Once Again, Galaxies Look Surprisingly Mature Shortly After the Beginning of the Universe

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Once Again, Galaxies Look Surprisingly Mature Shortly After the Beginning of the Universe

Post by fred8615 »

A young galaxy with the catchy, roll-off-the-tongue name A1689-zD1 has experts in galactic formation talking. Recent observations show that this galaxy, seen as it would have looked just 700 million years after the Big Bang, is larger than initially believed, with significant outflows of hot gas from its core, and a halo of cold gas emanating from its outer rim. A1689-zD1 is considered representative of young ‘normal’ galaxies (as opposed to ‘massive’ galaxies), and the new observations suggest that the adolescence of normal galaxies may be more rambunctious than previous models suggest.

A1689-zD1 was first observed in 2007 by the Hubble Space Telescope, and at the time it was a contender for the most distant galaxy yet discovered (a record that has been surpassed several times over, most recently in April 2022). Indeed, it is so distant that the only reason it is possible to get such a good view of it at all is that it is conveniently located behind a much nearer galaxy, whose gravitational interaction with spacetime creates a lensing effect, magnifying the distant A1689-zD1 behind it. The Spitzer Space Telescope was able to observe the galaxy alongside Hubble, but the clearest images of the galaxy were obtained with the Atacama Large Millimeter/submillimeter Array (ALMA), which specializes in wavelengths invisible to the naked eye and well suited to enormously distant objects.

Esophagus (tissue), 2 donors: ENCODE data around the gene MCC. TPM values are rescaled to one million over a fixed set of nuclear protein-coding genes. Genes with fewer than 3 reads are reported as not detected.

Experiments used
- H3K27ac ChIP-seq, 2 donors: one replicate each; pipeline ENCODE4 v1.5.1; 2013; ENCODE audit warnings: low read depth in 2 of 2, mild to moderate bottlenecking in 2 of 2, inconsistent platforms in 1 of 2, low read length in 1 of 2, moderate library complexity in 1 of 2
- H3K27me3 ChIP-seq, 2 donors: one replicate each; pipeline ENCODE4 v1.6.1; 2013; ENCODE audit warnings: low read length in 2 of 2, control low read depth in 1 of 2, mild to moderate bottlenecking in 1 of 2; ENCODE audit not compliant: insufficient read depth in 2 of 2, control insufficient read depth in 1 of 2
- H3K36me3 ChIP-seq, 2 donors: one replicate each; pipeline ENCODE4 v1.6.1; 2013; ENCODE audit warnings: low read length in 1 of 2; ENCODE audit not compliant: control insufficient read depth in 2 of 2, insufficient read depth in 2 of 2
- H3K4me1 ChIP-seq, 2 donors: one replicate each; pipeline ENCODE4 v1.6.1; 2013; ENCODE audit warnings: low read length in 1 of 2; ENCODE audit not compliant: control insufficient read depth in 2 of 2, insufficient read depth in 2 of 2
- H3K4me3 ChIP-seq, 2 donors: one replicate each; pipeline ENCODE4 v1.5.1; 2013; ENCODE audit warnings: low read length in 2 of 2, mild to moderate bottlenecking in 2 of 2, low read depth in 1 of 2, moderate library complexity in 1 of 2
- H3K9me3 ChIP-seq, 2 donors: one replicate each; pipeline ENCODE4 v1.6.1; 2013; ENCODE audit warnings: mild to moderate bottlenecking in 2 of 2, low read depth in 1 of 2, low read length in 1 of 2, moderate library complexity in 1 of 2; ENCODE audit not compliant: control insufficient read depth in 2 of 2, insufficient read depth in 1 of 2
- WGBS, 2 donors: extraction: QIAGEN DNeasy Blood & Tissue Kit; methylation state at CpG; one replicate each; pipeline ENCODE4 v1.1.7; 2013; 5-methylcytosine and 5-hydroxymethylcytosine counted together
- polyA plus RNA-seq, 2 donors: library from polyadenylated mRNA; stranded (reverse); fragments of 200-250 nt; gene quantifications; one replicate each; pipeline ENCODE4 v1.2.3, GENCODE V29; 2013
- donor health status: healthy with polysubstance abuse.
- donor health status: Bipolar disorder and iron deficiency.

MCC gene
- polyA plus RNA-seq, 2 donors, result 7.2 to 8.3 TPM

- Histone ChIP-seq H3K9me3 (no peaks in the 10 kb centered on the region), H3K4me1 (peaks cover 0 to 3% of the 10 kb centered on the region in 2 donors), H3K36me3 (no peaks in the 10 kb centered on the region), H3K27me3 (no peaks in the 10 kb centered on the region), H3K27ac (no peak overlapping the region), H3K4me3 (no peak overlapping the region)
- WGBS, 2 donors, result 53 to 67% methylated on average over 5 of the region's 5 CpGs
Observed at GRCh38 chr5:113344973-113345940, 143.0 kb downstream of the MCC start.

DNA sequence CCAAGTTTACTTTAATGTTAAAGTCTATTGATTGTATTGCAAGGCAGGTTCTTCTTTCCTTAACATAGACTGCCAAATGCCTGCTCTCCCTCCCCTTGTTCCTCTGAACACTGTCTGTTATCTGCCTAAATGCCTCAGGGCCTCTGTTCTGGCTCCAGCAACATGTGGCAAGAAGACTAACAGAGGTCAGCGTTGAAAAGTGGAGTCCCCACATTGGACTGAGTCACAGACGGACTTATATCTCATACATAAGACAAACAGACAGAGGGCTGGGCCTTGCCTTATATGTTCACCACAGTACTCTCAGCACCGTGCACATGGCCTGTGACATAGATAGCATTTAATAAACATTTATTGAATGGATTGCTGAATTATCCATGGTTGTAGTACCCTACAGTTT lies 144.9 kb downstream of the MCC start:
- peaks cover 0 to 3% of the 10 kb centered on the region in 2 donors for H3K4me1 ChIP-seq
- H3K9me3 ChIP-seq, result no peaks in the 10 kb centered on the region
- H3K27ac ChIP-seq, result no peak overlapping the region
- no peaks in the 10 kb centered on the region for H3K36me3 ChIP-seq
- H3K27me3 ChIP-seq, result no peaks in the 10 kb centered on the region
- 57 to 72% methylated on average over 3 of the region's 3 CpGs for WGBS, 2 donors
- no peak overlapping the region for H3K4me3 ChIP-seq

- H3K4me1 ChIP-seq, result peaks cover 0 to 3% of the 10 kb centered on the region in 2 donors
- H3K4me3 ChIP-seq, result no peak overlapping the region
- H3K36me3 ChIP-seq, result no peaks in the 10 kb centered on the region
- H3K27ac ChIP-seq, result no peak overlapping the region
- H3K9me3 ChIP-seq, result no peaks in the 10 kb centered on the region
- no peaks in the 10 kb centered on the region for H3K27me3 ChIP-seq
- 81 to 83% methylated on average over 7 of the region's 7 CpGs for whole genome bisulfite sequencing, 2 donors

The ALMA data tells a story buried in the details that Hubble and Spitzer were unable to see.

“The emission from the carbon gas in A1689-zD1 is much more extended than what was observed with Hubble Space Telescope,” says Seiji Fujimoto, a postdoctoral fellow at the Niels Bohr Institute, “and this could mean that early galaxies are not as small as they appear. If, in fact, early galaxies are larger than we previously believed this would have a major impact on the theory of galaxy formation and evolution in the early Universe.”

Read more: https://www.universetoday.com/156359/on ... -universe/
Frederick J. Barnett
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